Volunteers converge at pet shelter

Published 12:01 am Thursday, May 12, 2011

NATCHEZ — Volunteers from around the country bottle-fed kittens and walked strangers’ dogs Wednesday at the emergency pet shelter at 507 Wall St.

The temporary shelter, located at the former Waste Management Building, opened its doors Wednesday to Miss-Lou residents looking to board their pets during a possible flood evacuation.

The free shelter, which the Humane Society of the United States set up at the request of Adams County Sheriff Chuck Mayfield, is open from 9 a.m. to 6 p.m.

Pet owners must bring a certificate of health and proof of rabies shots for their pet.

HSUS Mississippi Director Lydia Sattler said four HSUS volunteers and 10 volunteers from United Animal Nations, a non-profit organization for animals, will operate the shelter.

Janell Matthies, the UAN Emergency Services Manger at the Adams County shelter, said the shelter took in 35 pets on its first day, including three litters of kittens.

Matthies, a California resident herself, said the volunteers with UAN came to Natchez to help from as far away as California, Michigan and Canada.

Matthies said she has volunteered with UAN at emergency shelters across the country for 15 years.

“I love being able to help animals out and make a better situation for pets and their owners,” she said.

Matthies said the shelter has its own leashes, crates, food and other supplies, which was provided by PetsMart Charities. The shelter will operate at no cost to the city or county, Mayfield said.

Sattler said Adams County will be able to keep all of the supplies after water resides and the emergency shelter closes.

The animals will be walked a few times a day, Matthies said. And if pets require medicine or other special needs, the medicine and instructions will be attached to that pet’s kennel.

Residents from Concordia Parish staying in Adams County can pick up their pet during the day and drop it off at night, if they prefer.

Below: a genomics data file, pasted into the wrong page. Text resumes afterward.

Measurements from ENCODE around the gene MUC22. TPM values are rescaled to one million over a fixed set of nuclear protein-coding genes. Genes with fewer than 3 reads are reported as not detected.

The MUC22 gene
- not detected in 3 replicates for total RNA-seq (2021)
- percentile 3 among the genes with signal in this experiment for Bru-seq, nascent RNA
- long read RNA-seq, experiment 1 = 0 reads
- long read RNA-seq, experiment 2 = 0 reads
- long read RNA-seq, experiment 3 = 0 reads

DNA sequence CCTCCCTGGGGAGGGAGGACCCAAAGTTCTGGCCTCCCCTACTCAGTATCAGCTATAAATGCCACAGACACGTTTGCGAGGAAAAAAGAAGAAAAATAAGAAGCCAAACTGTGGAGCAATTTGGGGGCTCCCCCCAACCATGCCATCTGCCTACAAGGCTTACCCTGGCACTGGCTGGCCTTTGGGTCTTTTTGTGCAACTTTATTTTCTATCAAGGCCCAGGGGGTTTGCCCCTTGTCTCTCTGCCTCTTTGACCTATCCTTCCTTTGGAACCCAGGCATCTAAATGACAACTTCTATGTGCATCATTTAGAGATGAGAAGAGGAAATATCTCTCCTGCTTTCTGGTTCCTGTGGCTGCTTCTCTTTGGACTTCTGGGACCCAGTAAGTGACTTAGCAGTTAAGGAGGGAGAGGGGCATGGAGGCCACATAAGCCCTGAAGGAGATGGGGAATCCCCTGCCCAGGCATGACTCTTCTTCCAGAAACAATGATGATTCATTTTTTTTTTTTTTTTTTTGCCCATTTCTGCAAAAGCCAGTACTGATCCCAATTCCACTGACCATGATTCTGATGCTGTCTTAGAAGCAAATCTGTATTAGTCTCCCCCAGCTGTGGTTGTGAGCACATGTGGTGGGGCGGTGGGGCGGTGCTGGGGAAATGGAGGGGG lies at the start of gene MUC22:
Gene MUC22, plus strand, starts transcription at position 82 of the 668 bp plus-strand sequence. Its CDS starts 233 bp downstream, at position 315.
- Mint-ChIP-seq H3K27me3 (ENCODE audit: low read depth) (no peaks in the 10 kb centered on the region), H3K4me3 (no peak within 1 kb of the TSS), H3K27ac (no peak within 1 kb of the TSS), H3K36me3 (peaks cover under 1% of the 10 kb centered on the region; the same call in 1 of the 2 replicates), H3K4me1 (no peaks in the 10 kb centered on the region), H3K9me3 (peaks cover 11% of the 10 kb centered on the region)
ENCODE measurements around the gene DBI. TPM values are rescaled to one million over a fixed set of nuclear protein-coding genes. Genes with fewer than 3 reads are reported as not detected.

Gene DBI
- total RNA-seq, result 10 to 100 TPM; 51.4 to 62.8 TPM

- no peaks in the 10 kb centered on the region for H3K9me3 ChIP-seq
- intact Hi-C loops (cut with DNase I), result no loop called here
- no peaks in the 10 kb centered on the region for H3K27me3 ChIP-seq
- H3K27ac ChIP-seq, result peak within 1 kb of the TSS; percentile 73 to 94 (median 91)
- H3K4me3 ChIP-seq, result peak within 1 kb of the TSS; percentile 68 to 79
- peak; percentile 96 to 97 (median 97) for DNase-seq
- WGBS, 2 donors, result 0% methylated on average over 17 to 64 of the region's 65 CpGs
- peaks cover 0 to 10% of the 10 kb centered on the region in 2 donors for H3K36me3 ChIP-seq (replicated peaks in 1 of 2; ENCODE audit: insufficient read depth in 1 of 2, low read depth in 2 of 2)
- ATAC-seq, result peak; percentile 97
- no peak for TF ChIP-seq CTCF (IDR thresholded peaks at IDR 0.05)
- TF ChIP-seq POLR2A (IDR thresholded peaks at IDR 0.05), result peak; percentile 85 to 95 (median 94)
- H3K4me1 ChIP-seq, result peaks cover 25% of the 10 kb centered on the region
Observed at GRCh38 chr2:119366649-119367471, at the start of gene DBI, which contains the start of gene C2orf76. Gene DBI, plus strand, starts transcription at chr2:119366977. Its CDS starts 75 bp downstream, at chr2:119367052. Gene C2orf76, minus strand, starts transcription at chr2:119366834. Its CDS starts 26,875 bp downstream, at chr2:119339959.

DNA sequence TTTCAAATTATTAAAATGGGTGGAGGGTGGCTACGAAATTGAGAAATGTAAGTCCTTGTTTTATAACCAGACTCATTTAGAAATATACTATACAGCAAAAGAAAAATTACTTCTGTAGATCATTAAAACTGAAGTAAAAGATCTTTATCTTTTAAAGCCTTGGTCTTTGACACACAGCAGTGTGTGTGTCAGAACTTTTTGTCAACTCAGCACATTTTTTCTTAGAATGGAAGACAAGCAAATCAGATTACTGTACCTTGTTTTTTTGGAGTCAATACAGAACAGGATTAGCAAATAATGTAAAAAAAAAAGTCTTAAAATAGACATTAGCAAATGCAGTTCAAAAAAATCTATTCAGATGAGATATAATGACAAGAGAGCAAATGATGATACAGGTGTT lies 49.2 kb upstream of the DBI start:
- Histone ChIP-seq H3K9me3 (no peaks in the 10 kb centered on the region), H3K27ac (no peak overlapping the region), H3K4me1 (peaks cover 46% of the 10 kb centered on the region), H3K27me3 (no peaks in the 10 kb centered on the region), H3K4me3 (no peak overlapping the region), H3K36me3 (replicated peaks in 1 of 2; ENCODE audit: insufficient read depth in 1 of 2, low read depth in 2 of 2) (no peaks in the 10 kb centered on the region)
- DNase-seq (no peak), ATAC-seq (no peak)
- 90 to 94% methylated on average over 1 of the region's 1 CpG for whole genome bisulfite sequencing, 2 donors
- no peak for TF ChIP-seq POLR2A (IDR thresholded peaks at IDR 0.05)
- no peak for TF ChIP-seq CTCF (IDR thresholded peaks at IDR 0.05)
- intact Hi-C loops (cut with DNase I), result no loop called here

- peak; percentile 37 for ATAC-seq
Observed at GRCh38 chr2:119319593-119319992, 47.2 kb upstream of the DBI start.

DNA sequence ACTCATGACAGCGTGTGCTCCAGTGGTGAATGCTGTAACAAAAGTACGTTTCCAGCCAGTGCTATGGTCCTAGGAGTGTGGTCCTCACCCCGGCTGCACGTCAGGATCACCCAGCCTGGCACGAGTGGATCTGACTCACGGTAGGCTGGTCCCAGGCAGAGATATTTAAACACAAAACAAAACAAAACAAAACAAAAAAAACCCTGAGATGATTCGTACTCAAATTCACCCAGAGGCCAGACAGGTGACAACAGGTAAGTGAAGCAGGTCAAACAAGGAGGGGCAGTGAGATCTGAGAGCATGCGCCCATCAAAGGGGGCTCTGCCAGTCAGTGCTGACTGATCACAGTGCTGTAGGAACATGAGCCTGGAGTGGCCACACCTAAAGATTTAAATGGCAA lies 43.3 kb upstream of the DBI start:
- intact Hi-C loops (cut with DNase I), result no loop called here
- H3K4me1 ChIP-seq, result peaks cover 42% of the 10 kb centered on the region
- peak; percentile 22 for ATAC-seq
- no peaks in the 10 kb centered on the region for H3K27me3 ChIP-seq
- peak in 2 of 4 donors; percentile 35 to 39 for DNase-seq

Sattler said she came to Natchez straight from Alabama, where the Mississippi HSUS helped out at emergency shelters for tornado victims in Birmingham and Tuscaloosa.

She said the HSUS also has an emergency shelter set up in Tunica, where three field Mississippi HSUS volunteers were based Wednesday, rescuing animals on rooftops.

Helping people — and their pets — who are planning to evacuate is a precautionary measure that can help people make evacuation plans early on, Sattler said.

“Please remember, if it is not safe for you it isn’t safe for your pets,” Sattler said.

Out-of-town volunteers at the Wall Street shelter will be on site for two weeks, and may stay for an extended period of time, Sattler said. Mayfield said local humane society volunteers may eventually operate the shelter to relieve the out-of-state volunteers.

Mayfield, who visited the shelter Wednesday, said he remembered sad stories of rescued animals during Hurricane Katrina. He hoped putting a shelter in place ahead of potential flooding would help prevent as many displaced animals.

“We want to be prepared for a (possible) influx of (pets),” Mayfield said.

“I hope (Concordia Parish) doesn’t need to (evacuate); but if they do, we’ll be ready.”

Sattler said residents can call her with inquiries at 228-216-6627.

Other pet people are also making moves to prepare for possible flooding.

Miss-Lou Vet Clinic of Vidalia has already begun moving its operations Natchez Stockyards on River Terminal Road to be able to continue serving patients.